Solarcycle to build $344M recycled solar glass plant in Georgia


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Dive Brief:

  • Solar panel recycling company Solarcycle is investing $344 million to establish a solar glass manufacturing facility in Cedartown, Georgia, the company announced Feb. 15.
  • The company will use recycled solar panels to produce five to six gigawatts of crystalline-silicon photovoltaics, or solar glass, annually, according to Georgia Gov. Brian Kemp.
  • The site will create 600 jobs in manufacturing, engineering, research and other sectors. Construction is expected to begin later this year, with production slated to start in 2026, according to the governor’s press release.

Dive Insight:

The decommissioned solar glass will be used to make new panels before being sold back to domestic solar manufacturers as a way to fill a gap in the U.S. solar panel supply chain, according to Solarcycle’s press release.

“The solar panel manufacturers, what they do is they buy finished materials such as specialized solar glass or specialized frames,” Solarcycle CEO and cofounder Suvi Sharma told Waste Dive last year. “Today we supply into the raw material market, and then those materials get remanufactured into a final product that could go into the solar industry.”

Since the passage of the Inflation Reduction Act, Solarcycle has been raising funds to expand its U.S. presence as well as invest in its research and development. 

The company closed on a $30 million Series A funding last March to expand recycling capacity at its facility in Odessa, Texas. The Odessa site, which opened in 2022, will process Denmark-based Ørsted’s decommissioned solar panels in a June 2023 agreement.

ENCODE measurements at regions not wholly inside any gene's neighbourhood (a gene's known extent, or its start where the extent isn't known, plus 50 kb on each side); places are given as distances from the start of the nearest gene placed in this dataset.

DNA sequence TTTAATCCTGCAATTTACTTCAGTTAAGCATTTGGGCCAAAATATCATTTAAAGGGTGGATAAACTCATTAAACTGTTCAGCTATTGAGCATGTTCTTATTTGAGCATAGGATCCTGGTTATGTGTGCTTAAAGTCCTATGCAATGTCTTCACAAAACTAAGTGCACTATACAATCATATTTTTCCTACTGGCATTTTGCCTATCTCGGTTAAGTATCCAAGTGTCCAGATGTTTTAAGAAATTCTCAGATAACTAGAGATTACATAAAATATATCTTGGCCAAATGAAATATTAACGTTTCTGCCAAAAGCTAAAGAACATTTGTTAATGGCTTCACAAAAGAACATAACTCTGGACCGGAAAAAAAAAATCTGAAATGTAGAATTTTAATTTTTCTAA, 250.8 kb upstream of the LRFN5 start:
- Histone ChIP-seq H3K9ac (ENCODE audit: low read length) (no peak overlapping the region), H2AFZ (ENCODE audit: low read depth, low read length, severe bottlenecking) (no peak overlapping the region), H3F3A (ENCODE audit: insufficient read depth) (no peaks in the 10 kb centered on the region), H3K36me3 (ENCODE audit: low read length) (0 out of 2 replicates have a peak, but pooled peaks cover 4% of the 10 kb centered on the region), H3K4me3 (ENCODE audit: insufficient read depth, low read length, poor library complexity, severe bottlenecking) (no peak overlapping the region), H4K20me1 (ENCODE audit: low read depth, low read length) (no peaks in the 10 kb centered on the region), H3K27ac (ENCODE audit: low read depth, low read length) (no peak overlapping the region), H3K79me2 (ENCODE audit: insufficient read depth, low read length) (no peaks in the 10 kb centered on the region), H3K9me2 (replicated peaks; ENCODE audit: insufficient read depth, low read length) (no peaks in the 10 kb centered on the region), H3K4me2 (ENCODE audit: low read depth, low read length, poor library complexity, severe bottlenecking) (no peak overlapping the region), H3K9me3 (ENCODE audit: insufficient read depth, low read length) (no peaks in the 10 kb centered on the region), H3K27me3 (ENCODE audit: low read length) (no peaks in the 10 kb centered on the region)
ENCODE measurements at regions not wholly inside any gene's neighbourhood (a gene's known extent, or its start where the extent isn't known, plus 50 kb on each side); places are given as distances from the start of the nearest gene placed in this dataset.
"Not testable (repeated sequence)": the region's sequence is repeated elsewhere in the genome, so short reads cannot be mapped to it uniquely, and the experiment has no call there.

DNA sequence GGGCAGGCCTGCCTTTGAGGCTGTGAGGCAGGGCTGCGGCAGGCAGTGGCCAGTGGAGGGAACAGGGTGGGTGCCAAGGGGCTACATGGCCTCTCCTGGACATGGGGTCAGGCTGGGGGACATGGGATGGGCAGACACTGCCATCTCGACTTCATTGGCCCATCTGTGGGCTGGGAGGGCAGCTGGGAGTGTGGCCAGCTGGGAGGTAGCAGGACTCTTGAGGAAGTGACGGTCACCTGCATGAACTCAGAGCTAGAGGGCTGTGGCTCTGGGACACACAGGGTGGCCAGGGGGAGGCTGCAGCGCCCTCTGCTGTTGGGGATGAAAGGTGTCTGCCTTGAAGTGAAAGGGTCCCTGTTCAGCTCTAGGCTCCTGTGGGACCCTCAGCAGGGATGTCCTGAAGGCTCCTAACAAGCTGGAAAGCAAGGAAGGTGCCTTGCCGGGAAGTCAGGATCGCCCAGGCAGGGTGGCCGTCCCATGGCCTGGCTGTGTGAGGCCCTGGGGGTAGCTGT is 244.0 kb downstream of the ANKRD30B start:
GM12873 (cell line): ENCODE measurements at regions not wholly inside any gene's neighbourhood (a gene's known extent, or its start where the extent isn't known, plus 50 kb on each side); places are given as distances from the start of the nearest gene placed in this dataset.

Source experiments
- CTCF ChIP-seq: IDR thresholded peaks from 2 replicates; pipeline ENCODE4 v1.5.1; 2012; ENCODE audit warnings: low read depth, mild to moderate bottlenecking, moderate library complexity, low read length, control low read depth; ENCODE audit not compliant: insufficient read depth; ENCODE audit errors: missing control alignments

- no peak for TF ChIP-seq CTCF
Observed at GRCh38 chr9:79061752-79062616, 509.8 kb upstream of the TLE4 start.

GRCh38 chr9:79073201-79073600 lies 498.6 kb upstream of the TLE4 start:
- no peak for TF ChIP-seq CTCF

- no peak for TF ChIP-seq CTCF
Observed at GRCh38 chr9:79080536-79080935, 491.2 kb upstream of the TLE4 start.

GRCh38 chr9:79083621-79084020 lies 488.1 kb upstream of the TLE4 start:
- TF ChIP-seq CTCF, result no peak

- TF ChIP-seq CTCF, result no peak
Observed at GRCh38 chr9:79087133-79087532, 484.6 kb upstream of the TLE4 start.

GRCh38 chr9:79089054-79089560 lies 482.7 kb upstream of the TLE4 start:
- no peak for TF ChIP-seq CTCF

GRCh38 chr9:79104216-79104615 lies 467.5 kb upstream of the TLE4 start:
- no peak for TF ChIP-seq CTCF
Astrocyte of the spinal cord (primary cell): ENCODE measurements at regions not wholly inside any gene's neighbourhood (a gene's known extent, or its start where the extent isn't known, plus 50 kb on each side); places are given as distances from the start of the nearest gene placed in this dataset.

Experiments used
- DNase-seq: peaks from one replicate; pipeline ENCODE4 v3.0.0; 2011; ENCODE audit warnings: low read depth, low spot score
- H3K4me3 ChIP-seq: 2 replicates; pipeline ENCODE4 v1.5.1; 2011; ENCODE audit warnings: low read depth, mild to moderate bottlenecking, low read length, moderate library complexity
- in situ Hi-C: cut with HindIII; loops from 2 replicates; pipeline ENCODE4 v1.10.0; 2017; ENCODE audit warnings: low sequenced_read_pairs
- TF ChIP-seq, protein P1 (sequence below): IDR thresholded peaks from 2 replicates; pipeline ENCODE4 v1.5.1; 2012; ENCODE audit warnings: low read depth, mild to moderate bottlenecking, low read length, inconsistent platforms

The company also received a $1.5 million grant from the Department of Energy under the Bipartisan Infrastructure Law to fund its R&D on recovering metals and materials extracted from retired solar panels.

Since the passage of the Inflation Reduction Act, 44 solar manufacturing projects have been announced, according to environmental and economic advocacy group E2. The legislation’s push to grow photovoltaic production has driven demand for Solarcycle’s glass, cofounder and Chief Commercial Officer Jesse Simons told Manufacturing Dive in a Feb. 27 email.

“The customers who will buy SOLARCYCLE’s ultra-low carbon glass are building or expanding facilities in the US, and this expansion is largely driven by incentives and tail winds created by the Biden administration’s signature climate and clean energy and infrastructure bills,” Simons said.

One company taking advantage of the IRA is Qcells, Solarcycle’s newest customer. The company’s Cedartown solar glass facility won’t be far from Qcell’s two Georgia facilities in Dalton and Cartersville, which will supply panels for Solarcycle to reuse.



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